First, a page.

FDA Commissioner Makes Statement on Insulin Pricing
In December 2018, the United States Food and Drug Administration (FDA) Commissioner Scott Gottlieb, M.D., released a statement detailing a handful of new guidances designed to increase competition and bring down prices across the insulin market. The changes are slated to take effect in 2020.
Lack of competition is partially due to the way insulin is currently regulated by the FDA in the United States. Insulin is part of a drug class called “biologics”—therapeutics made up of complex molecules produced by living cells. Biologics currently do not qualify for the abbreviated pathway that allows generic and biosimilar versions to come to market quickly. The FDA is laying out plans to change that.
Gottleib’s statement also takes aim at the practice of drug manufacturers that “game the exclusivity provisions to forestall biosimilar entry.” Indeed, drugs that transition to the new biologics regulation pathway will not be granted the 12 years of exclusivity that the law grants to a newly licensed biologic. The idea is that once patents have lapsed, a competitive biosimilar market for insulin could actually become a reality.
“This is a watershed moment for insulin products, which millions of Americans take each day to maintain stable blood glucose,” Gottlieb said in his statement.
The lack of a competitive biosimilar market has contributed to high insulin prices in the United States. Biosimilars are insulins designed to work similarly to an insulin product that already exists and has previously been licensed. This allows for lower costs of research and development, streamlined governmental and regulatory approvals and ideally lower costs for the product.
The FDA approved the first biosimilar in 2015–Basaglar. Since then, only one additional biosimilar has successfully entered the market (Admelog, manufactured by Sanofi). In addition to the existing FDA policies, litigation has severely slowed both the development and release of biosimilars in the United States and prevented diversification in the insulin market.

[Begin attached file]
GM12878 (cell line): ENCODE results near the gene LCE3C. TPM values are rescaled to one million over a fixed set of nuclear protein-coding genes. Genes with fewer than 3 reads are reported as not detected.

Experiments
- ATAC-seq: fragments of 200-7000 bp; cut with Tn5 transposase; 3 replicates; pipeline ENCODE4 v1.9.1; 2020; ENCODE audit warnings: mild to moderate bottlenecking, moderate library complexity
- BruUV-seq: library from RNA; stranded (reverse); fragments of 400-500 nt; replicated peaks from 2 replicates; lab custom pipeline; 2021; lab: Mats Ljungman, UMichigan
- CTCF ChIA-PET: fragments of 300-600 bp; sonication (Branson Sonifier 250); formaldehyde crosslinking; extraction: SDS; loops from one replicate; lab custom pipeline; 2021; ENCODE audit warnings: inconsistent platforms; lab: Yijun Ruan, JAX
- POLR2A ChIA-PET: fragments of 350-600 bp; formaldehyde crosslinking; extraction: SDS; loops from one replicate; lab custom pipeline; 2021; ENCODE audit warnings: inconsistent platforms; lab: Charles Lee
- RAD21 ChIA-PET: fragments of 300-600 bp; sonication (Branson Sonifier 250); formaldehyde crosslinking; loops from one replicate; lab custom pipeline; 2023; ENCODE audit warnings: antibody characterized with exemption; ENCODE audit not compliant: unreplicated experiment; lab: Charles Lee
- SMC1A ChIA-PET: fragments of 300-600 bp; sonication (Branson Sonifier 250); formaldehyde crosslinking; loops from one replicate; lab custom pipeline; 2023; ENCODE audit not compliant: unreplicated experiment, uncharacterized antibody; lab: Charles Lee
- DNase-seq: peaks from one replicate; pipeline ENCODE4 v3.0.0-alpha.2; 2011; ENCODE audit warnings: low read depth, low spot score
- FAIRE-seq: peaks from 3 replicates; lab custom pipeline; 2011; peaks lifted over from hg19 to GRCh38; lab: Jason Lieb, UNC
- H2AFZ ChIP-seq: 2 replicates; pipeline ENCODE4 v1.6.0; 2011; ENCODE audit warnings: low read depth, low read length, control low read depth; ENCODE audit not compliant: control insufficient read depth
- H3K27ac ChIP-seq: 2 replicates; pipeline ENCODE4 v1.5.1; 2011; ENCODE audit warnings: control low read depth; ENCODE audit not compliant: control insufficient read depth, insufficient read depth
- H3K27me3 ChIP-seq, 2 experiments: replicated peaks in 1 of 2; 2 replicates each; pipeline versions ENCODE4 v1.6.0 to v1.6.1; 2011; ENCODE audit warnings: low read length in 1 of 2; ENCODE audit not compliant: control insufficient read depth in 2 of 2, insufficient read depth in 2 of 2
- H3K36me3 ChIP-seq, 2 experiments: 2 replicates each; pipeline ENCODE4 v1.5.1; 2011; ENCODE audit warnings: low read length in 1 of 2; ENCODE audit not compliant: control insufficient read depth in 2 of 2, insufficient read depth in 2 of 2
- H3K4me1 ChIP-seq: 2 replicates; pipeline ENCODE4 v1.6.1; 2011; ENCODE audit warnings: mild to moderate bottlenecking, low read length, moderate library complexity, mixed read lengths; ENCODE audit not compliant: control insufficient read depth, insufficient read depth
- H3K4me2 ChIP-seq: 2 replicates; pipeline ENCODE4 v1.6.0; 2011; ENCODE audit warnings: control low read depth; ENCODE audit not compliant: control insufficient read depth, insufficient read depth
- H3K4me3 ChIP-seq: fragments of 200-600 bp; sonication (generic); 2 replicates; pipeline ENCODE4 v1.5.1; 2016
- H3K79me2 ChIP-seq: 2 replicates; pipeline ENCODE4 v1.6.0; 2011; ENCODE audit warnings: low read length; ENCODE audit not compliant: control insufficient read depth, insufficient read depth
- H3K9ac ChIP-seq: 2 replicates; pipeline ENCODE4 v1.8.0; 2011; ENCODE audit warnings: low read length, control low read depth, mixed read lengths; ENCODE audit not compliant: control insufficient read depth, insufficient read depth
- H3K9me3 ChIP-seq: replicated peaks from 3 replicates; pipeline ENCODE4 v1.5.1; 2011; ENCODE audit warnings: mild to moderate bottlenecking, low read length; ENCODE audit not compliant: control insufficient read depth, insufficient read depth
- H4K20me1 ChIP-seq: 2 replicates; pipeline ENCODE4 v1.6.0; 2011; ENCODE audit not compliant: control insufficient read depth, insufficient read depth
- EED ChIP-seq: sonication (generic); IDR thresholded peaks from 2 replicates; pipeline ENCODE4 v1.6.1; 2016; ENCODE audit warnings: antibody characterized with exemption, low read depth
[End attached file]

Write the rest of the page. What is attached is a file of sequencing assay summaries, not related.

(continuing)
For comparison, consider that biosimilar insulins have been available in India (Glaritus, Glarvia, Basalog, Wosulin, Insugen, Biosulin), China (Basalin, Comonlin, Prandilin), Mexico (Bonglixan), Europe (Abasaglar) and other parts of Asia for more than a decade. “The first generic competitor to market offers only a small discount to the branded product. But once three or more generic competitors enter the market, discounts can rise to 80 percent or more of the branded price,” Gottlieb cited.
“The new pathway we’re laying out today should help usher in a new era of competition for these products that’ll lead to lower prices and better access,” Gottlieb stated.
For the many patient advocates calling for access to insulin and pricing reform, a “new era of competition” may not go far enough. In November, the Congressional Diabetes Caucus released a set of policy recommendations to address pricing with regulation at every step of the supply chain.
Although the FDA’s formal policy changes won’t go far enough for some, Gottlieb does acknowledge the severity of the insulin affordability crisis: “Access to affordable insulin is literally a matter of life and death for these Americans.”
The FDA even called out Sir Frederick Banting by name, and referenced his team’s selling the patent for insulin for one dollar.
Gottlieb’s statement also put pressure on the many players in the insulin pricing machine driving prices upwards—“drug manufacturers use rebates generated by the gap between their rising list and net prices to pay for preferred status on pharmacy benefits managers (PBM) formularies. Monopoly profits benefit every member of the drug supply chain, except the patients who most need access to affordable products.”
The FDA’s regulatory changes to the insulin biosimilar pathway are slated to go into effect in 2020. Read more on insulin pricing in the United States here.